President Trump on Wednesday defended Fox News host Bill O'Reilly, a longtime friend facing a sudden exodus of advertisers following a New York Times report that he and the cable network have collectively paid $13 million over the years to settle lawsuits brought by women alleging sexual harassment or inappropriate conduct.

“I think he’s a person I know well — he is a good person,” Trump told the Times during an interview at the White House. He added: “I don’t think Bill did anything wrong.”

Actually, the president does think O'Reilly did something wrong. Here is Trump's lone criticism: “I think he shouldn’t have settled; personally I think he shouldn’t have settled. Because you should have taken it all the way.”

O'Reilly said over the weekend that he settled the lawsuits not because he was guilty — he denies wrongdoing — but to spare his children the pain of messy public ordeals.

Trump is disappointed in his pal's unwillingness to fight harder — but not in anything else.

Trump is returning a favor here. Late in the presidential campaign, when The Washington Post published a 2005 video in which Trump boasted that he could “do anything” to women and get away with it because he is a star, O'Reilly dismissively told viewers that the remarks were just “crude guy talk.”

O'Reilly also expressed skepticism when a series of women came forward in the final month of the race, claiming that Trump had touched them inappropriately.

“If the woman on the airplane was indeed sexually assaulted,” O'Reilly said during an October telecast, referring to an accusation leveled by Jessica Leeds, “by not only Donald Trump or any other man or anybody on this Earth, all she had to do is tell the flight attendant; that person would have been arrested. Okay? Donald Trump wasn't famous back then. He was just a regular guy. And nothing happened.”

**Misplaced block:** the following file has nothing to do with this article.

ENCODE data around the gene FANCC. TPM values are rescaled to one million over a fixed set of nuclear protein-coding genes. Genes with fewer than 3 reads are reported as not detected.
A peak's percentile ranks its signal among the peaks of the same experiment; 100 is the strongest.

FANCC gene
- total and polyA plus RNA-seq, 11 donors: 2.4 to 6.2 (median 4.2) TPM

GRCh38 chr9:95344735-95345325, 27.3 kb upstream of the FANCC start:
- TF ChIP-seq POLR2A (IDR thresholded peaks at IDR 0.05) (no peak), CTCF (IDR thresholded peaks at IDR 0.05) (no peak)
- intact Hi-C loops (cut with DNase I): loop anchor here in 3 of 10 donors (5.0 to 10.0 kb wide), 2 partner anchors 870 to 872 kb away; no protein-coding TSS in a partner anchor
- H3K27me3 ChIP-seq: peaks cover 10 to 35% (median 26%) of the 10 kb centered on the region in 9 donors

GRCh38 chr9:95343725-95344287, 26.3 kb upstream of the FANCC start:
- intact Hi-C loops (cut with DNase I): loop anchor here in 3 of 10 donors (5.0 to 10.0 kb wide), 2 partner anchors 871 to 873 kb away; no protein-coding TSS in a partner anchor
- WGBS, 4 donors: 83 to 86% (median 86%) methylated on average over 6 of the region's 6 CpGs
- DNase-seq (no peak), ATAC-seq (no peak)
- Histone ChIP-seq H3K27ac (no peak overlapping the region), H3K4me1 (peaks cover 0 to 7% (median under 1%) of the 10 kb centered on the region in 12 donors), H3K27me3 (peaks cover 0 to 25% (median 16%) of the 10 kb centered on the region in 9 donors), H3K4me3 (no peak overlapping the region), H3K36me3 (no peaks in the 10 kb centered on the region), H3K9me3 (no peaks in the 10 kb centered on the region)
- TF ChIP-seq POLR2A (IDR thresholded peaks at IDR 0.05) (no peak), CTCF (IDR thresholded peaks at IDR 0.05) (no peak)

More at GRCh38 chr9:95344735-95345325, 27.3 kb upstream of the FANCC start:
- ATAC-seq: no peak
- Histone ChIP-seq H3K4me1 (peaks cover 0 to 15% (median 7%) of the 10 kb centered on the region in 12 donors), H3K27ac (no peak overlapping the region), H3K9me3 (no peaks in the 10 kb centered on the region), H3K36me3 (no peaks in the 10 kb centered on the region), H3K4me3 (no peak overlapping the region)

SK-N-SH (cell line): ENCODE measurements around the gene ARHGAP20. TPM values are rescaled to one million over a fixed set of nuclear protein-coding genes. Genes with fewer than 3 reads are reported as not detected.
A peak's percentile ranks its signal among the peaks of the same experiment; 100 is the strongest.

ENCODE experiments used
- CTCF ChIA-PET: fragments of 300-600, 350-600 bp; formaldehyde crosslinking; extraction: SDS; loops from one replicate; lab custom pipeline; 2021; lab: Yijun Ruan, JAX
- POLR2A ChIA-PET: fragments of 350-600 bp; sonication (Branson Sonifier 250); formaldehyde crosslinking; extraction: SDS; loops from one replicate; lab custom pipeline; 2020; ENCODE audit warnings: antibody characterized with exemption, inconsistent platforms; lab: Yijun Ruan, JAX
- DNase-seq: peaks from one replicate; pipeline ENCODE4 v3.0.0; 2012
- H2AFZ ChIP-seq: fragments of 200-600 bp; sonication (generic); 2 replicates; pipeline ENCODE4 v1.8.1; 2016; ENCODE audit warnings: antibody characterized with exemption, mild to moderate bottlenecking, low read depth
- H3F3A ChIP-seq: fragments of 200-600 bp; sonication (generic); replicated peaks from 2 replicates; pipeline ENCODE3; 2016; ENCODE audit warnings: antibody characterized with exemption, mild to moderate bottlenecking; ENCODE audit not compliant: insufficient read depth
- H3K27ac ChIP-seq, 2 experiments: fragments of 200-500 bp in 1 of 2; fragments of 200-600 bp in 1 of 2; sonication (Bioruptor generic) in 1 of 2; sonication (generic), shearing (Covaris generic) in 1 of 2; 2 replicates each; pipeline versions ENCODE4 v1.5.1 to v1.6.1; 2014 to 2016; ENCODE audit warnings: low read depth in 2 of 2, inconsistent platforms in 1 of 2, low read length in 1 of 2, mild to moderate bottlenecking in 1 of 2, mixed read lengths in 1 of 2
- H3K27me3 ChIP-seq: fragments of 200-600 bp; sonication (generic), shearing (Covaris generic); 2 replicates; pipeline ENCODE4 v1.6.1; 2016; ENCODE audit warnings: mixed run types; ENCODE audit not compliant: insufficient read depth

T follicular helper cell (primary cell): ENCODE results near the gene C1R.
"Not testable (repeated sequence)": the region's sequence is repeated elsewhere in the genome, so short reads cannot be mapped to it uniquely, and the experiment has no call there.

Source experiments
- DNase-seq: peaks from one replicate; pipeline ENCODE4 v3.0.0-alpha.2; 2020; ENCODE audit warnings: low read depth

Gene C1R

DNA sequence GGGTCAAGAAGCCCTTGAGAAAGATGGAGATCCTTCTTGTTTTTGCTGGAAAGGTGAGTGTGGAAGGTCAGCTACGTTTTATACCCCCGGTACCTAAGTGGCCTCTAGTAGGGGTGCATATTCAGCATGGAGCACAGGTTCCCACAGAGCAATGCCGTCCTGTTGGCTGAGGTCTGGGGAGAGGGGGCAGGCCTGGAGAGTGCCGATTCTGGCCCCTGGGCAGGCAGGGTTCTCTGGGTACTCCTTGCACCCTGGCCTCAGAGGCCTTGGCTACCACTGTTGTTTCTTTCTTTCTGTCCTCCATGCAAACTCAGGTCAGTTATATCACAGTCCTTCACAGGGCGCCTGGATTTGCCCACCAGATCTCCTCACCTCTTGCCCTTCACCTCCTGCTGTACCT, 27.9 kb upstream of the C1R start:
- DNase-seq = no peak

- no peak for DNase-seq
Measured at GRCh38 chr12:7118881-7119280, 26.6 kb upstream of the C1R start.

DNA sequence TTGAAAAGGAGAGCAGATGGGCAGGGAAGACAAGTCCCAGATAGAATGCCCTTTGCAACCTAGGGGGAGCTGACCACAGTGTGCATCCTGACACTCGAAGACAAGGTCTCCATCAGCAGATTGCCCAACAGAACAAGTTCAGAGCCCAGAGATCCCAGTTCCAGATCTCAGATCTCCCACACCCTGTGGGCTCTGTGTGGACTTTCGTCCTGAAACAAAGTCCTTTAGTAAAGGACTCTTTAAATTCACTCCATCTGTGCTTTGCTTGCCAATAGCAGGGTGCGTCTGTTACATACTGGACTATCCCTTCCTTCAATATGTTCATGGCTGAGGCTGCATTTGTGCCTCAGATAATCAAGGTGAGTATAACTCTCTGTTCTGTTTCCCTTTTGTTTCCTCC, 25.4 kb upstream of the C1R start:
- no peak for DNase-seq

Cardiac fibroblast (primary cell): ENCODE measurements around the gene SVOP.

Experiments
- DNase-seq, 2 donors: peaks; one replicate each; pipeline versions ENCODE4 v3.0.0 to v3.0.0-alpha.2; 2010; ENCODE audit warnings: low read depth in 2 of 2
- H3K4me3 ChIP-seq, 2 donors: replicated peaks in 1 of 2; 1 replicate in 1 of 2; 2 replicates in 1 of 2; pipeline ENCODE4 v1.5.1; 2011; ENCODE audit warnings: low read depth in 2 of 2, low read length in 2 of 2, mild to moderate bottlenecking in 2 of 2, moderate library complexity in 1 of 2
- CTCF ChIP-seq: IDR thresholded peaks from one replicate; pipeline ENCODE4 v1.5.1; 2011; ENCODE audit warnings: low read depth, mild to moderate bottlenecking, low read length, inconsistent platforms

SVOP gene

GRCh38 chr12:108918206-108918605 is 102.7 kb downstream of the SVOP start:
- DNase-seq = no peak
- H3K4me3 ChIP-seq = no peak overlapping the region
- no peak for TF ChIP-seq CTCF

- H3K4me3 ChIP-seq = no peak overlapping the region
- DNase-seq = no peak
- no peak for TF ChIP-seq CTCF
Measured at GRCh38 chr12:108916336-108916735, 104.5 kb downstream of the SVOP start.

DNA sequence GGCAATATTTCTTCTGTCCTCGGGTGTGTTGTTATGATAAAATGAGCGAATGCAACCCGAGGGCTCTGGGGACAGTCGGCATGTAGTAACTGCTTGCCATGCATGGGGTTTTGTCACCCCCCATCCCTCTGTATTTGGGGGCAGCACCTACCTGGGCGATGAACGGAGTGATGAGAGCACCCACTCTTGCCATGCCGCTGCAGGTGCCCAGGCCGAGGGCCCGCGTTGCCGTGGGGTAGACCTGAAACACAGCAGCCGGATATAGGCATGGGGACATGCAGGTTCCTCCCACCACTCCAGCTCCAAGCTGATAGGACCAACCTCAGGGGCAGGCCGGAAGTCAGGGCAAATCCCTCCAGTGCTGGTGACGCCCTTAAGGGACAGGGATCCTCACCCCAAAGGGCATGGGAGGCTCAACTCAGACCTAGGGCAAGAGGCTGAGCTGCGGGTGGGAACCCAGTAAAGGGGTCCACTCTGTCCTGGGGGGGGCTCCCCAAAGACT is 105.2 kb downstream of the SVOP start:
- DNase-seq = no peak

Regarding other matters, O'Reilly was tough on Trump, as I wrote in September. He took the then-candidate to task for retweeting a phony statistic about black-on-white homicide, ripped Trump's plan to bar all foreign Muslims from entering the United States and told Trump that rounding up and deporting every last undocumented immigrant “could never happen.”

But O'Reilly never seemed to take Trump's accusers seriously, and now Trump is doing the same for O'Reilly.

On some level, it is nice to have the backing of the president of the United States. On another level, O'Reilly might reasonably worry that Trump's support is a kiss of death.

“I think they are unfounded,” Trump told the Washington Examiner on July 14, discussing sexual harassment allegations against Fox News's then-chairman Roger Ailes, another longtime friend.

Ailes resigned one week later.